The new red change kit cleverly incorporated the flag of St George as a repeated motif, trimming the shorts, collar reverse, cuffs and stocking turnover. This outfit was used for the first time against Italy at Elland Road on 27 March 2002 and appeared six times, twice in World Cup final matches in Japan (against Argentina and Nigeria). The last time it was seen was in the embarrasing home defeat at the hands of Australia in February 2003. The white shirt had been retired the previous October after the European qualifier against FYR Macedonia.
A pattern was now firmly established of introducing one new kit each season, each having a "shelf-life" of two years.
Euro 2004 Change
8 Feb 2005 v Netherlands
The new white and navy strip was introduced in a European Championship qualifier in Leichtenstein, certainly the smallest venue to have witnessed the unveiling of a new England kit. Tapering red trim now adorned the shoulders and sleeves and on the left sleeve, Umbro placed a small gold star to signify England's single World Cup win. (This fashion was started by Brazil who had added three green stars above their crest.) The name of England's opponent was now placed on the base of the shirt front rendering it invisible when shirts were tucked in properly. The all-white version was used three times in home games and only once away, in Spain on 17 November 2004, which happened to be the last time that this design of shirt was used.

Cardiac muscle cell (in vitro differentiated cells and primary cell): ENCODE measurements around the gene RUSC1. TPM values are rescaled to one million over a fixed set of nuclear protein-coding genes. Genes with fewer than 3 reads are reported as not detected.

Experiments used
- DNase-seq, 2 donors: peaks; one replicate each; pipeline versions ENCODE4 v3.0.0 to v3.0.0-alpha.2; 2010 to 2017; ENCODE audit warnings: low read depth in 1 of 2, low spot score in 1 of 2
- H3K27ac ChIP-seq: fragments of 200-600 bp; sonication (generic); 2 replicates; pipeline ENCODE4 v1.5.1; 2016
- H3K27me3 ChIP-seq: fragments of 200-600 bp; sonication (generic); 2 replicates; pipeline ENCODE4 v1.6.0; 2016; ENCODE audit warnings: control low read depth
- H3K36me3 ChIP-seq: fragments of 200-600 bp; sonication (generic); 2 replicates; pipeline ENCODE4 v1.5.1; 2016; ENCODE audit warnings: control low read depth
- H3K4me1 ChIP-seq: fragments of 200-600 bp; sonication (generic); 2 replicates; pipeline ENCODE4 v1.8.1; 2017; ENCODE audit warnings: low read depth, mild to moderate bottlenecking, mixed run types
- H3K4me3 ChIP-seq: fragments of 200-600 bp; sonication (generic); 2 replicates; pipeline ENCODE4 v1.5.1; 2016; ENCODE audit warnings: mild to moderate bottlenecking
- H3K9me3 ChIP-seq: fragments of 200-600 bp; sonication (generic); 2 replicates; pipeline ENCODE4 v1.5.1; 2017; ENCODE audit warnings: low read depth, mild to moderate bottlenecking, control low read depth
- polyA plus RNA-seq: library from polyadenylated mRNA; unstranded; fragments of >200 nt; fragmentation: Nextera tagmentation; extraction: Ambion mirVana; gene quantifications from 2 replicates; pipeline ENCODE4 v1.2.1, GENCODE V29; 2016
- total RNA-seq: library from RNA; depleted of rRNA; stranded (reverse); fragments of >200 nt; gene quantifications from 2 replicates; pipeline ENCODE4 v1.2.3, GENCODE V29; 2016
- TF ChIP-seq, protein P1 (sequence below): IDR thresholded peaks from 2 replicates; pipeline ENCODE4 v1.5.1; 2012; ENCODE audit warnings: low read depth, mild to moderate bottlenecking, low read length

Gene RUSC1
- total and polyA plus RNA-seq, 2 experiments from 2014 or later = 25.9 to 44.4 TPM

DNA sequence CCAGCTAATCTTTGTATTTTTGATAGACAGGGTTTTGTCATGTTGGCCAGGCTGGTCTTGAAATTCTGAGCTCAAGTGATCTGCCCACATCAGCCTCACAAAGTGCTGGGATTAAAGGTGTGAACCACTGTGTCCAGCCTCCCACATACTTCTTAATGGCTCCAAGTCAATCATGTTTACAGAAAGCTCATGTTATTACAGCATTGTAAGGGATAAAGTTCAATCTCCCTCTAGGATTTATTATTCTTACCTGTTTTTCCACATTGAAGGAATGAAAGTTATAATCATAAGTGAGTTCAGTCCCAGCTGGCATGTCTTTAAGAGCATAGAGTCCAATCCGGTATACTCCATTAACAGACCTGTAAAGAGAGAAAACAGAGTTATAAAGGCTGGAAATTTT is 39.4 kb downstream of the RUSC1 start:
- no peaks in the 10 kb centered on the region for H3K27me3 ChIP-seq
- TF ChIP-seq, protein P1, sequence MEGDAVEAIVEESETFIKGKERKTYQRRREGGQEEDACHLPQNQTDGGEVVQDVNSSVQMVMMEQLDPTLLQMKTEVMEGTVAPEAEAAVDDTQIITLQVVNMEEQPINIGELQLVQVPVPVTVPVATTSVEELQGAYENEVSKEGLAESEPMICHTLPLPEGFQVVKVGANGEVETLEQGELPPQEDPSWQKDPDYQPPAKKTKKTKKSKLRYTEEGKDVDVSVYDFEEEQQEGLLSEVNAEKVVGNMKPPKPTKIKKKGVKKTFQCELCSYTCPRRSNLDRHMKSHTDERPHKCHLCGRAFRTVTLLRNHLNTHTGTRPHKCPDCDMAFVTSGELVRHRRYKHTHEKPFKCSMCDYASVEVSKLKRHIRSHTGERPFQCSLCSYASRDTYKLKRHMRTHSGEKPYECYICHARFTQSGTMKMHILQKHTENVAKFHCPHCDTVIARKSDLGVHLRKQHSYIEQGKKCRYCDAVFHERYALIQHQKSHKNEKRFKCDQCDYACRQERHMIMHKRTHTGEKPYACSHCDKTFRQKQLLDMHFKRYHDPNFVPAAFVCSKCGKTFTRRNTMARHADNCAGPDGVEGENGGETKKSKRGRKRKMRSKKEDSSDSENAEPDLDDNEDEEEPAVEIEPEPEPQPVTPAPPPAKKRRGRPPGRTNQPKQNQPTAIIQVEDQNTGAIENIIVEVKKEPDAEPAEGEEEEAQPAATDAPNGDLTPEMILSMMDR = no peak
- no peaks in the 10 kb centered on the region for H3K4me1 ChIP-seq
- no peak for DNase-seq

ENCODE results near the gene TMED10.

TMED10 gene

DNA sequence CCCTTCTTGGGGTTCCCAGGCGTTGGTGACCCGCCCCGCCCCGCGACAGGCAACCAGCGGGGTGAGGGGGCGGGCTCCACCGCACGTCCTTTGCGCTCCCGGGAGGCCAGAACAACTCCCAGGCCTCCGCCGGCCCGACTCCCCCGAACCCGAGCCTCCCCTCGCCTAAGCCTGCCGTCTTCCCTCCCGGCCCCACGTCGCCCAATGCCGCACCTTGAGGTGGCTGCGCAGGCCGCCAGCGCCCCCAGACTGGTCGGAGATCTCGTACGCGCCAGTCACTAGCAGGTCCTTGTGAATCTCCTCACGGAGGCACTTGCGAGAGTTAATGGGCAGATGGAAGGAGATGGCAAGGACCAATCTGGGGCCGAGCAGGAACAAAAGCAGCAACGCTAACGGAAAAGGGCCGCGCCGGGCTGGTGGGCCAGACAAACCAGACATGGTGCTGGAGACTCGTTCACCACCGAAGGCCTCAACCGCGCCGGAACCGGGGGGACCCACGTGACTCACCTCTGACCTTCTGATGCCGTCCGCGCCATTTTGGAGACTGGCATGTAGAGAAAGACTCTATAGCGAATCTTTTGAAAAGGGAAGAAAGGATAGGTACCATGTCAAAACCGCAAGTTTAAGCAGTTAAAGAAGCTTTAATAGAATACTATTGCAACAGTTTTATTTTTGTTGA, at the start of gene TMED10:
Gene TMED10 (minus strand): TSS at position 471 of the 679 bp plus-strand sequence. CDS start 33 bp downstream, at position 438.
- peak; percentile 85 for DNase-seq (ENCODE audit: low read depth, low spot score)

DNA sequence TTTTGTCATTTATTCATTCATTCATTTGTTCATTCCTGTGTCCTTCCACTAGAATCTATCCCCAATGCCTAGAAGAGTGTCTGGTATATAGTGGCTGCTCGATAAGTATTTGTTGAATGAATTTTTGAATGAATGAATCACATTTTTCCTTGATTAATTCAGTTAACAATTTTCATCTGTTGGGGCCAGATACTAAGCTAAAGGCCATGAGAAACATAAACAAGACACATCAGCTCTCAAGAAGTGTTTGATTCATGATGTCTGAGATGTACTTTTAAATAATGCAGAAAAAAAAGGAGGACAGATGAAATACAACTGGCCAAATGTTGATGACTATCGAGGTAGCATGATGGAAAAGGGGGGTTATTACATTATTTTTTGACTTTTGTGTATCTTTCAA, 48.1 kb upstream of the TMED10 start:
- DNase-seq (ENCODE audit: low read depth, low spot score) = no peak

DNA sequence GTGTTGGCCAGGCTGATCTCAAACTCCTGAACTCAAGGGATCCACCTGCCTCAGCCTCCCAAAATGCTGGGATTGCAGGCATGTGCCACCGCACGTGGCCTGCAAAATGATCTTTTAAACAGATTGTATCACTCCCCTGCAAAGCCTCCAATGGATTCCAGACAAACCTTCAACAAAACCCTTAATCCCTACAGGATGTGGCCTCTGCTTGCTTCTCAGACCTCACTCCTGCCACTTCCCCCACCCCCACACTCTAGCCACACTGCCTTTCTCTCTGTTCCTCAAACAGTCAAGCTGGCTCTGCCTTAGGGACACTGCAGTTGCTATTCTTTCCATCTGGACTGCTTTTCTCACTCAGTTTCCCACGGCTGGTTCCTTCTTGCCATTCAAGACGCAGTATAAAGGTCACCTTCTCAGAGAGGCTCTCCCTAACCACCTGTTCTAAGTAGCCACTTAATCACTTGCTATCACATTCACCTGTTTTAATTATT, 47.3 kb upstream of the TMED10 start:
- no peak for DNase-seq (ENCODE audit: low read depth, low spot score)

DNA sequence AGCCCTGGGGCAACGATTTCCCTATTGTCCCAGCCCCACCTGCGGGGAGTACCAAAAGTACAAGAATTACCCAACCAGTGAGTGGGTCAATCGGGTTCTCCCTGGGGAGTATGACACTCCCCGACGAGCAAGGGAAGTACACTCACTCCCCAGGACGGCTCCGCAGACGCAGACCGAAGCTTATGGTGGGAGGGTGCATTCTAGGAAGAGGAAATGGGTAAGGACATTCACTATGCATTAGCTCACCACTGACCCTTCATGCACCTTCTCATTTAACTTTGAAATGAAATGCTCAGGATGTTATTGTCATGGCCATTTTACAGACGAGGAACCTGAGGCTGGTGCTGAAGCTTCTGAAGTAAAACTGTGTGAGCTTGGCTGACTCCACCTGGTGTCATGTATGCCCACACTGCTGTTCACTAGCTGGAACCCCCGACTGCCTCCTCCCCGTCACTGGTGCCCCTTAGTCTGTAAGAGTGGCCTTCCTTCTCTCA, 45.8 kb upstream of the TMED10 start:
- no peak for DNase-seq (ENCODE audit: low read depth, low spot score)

The new change kit was inspired once again by the 1966 World Cup top, even down to the plain crew-neck. The St George Cross motif reappeared at the shoulder seam and on the shorts in stylised form and was also sewn into the reverse of the shirt, inside the neck. The gold star now appeared above the badge and the match details were restored to the chest. A further innovation was the introduction of silver for the numbers' and players' names and an extremely shiny fabric for the shorts. This kit was introduced ahead of the Euro 2004 finals, held in Portugal. It was used eight times in all (four times at home) and last appeared against the Netherlands on 9 February 2005 at Villa Park, when "NO TO RACISM" appeared in place of the usual match legend and "Kick it Out" patches were added to the sleeves.
31 May 2005 v Colombia
2005-06 World Cup Matches
20 June 2006 v Sweden WCF
2006 Euro Qualifiers
11 Oct 2006 v Croatia Euro Qualifier
The St George's Cross theme was picked up again in Umbro's new design, introduced in a World Cup qualifier against Northern Ireland played at Old Trafford on 26 March 2005. The only adornment to the classic white shirt was a stylised cross on the right hand side and a discrete red flash on the left sleeve. Competition patches were now worn in qualifying matches for both the 2006 World Cup and Euro 2008 competitions.